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The Pongbot makes beer pong actually challenging

Engadget Engadget 22/08/2016 Kris Naudus

© Provided by Engadget

If you ever went to a party in college, chances are you've played beer pong. You throw a ball into a cup filled with beer, and a successful shot means your opponent has to take a drink. It's a way to make drinking a bit more social and competitive. It's also not something you do past a certain age -- maybe because of the frat house association, but also because it's not that hard. It's not supposed to be, given that the point is to get drunk. The Pongbot, a $40 device hitting Kickstarter today, shakes things up by making those beer-filled tumblers a moving target. You might not get drunk as fast, but you'll definitely feel the high of increased competition.

The Pongbot isn't the first time someone's had the idea to put beer pong in motion. In fact, this year's it's been pretty trendy to stick a bunch of drink cups on top of a Roomba and make a game out of it. But creators Alan Dorfman and Jayson Esterow aren't just following a trend -- they've been working on the Pongbot for two years. Their solution is a lot simpler than a Roomba, too, not to mention a hell of a lot cheaper.

The Pongbot is a simple remote-controlled cart with a nook for the cup (you can add additional rings if you like). The bot can be set to wander on its own around a table, or it can be controlled via a remote. It doesn't have an app, but unless your phone is waterproof that's probably a good thing: Beer pong can get messy and you wouldn't want your expensive handset destroyed by crappy brew.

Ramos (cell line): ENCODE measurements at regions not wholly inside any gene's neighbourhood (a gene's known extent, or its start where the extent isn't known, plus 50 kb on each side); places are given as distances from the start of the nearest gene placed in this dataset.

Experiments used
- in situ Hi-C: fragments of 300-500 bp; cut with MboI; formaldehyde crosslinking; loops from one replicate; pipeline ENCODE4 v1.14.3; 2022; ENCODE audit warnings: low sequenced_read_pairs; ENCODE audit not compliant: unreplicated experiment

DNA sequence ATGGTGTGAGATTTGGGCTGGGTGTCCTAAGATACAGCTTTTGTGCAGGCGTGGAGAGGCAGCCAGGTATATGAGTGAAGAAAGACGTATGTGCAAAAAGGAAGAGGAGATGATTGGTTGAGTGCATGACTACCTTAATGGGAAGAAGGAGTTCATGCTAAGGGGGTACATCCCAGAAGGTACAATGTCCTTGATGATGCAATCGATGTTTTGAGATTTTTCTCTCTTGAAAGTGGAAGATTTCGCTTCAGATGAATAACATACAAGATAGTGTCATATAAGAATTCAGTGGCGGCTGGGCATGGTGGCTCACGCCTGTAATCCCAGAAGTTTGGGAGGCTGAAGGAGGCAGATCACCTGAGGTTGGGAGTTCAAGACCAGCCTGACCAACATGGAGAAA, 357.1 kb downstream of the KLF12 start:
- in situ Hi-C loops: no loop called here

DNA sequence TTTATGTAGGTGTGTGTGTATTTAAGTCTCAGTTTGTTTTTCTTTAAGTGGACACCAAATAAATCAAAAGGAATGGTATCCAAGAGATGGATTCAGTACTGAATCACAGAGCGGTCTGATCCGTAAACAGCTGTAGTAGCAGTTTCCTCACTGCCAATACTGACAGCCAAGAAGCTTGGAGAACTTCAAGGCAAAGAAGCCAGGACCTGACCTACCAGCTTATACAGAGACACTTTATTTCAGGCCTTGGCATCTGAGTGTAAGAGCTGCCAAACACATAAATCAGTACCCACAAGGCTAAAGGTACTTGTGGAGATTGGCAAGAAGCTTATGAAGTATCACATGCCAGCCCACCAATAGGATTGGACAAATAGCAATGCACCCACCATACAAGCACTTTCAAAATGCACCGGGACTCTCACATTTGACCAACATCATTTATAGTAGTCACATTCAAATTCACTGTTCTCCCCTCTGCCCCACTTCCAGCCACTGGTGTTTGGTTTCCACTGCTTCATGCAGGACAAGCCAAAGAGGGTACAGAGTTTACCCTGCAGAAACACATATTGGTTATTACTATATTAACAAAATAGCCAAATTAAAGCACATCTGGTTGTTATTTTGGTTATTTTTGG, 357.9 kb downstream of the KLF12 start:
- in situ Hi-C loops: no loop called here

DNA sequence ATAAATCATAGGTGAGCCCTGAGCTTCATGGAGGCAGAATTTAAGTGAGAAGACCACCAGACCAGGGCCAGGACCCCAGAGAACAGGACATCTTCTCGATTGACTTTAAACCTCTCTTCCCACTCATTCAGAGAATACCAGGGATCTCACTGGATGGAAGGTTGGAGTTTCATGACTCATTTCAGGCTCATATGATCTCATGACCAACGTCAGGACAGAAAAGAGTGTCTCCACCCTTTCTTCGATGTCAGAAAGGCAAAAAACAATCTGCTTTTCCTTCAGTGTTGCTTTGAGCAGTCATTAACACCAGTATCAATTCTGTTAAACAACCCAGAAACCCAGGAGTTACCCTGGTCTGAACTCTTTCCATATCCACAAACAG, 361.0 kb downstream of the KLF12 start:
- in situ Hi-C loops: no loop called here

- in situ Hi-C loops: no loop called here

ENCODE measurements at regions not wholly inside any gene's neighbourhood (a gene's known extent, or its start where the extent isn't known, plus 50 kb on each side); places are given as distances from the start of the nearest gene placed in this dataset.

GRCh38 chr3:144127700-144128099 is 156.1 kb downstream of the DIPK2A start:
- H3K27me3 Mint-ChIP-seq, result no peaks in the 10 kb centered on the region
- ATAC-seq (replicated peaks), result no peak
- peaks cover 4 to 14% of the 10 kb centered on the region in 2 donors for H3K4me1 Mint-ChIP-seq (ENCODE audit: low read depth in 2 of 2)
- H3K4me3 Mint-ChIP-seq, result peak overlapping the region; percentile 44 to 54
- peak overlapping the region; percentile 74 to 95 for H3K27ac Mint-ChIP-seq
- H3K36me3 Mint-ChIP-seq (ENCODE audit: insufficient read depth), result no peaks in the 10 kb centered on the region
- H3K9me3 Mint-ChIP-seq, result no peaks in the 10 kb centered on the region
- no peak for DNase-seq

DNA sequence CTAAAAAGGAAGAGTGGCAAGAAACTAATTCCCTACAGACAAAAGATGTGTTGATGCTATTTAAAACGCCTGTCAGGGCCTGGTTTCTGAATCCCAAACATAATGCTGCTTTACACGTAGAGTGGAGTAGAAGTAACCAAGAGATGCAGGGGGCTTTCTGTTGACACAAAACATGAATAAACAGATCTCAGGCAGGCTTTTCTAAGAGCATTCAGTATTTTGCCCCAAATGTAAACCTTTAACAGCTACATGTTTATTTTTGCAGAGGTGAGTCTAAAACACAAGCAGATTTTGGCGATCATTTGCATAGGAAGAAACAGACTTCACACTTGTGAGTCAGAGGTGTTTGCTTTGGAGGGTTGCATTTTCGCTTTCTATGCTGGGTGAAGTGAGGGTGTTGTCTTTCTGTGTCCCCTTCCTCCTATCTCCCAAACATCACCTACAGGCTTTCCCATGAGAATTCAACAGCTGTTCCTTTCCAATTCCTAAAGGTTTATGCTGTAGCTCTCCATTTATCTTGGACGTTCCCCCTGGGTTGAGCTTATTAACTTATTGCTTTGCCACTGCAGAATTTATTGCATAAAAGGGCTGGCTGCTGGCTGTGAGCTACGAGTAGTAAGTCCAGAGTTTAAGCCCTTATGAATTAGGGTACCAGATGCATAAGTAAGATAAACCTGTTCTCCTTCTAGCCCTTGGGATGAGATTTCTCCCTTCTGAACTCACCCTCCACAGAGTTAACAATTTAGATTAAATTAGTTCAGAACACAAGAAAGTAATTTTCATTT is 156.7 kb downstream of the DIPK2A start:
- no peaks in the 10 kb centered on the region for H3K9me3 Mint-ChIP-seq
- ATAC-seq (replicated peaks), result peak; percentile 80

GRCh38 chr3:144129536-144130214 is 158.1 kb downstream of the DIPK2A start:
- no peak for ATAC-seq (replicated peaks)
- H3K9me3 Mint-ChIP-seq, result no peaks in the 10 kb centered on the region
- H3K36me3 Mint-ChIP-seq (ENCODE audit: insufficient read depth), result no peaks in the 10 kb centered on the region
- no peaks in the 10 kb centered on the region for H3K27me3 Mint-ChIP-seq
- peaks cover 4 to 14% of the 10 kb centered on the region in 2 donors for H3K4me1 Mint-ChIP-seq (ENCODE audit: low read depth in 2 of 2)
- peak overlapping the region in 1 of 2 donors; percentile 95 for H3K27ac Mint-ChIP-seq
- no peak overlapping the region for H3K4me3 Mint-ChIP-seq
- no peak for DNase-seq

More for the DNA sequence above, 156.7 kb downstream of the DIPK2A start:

Another bit of drunk-proofing is the edge detection: Even if you deliberately try to steer the Pongbot off the edge of the table, it won't go. Or at least, that's how it's supposed to work. I managed to get it to tumble off a glass conference table, spilling beer all over a chair. It turns out that leaving one side of the Pongbot empty can throw the device off-balance, but hopefully in real-world use you'll be putting new beers in as quickly as you take them out. If there is an accident, though, the Pongbot is water-resistant and can be easily cleaned.

Out of the box, the Pongbot is fairly unremarkable, with very few features outside the cup holder and power switch. However, once you pop some cups into it becomes immediately obvious what's going on. The red Solo cup is iconic in its own right, and placing a bunch of them together automatically brings beer pong to mind. While testing the bot in a conference room at the Engadget office, a crowd of people came over to check it out, each citing their own fond memories of the game at their various alma maters.

I never played beer pong in college, because I am a boring person who never went to frat parties. But I do enjoy games, and I like to be challenged. And playing beer pong with the Pongbot was a bit of a challenge. It reminded me of a carnival game, though instead of winning a crappy stuffed animal I get to be drunk instead. If I wasn't so terrible at it, that is. The Pongbot doesn't follow a set pattern, so it's really about just watching where it's going and adjusting your aim toward that. If you were bad at throwing pingpong balls before, this definitely isn't going to help. I tossed a few balls at the cart, watching them bounce off the edges of the cups while the Pongbot mocked me with its constant little wiggles across the table.

What's nice is that it opens up the game of beer pong to more rules variations. One obvious mode is to have your opponents control the Pongbot during your turns, but ultimately there's no "correct" way to play with it as it doesn't come with any directions and that's by design.

If beer pong is yet another task you're willing to cede to our robot overlords, you can snag a Pongbot on Kickstarter starting today for the tidy sum of $40.

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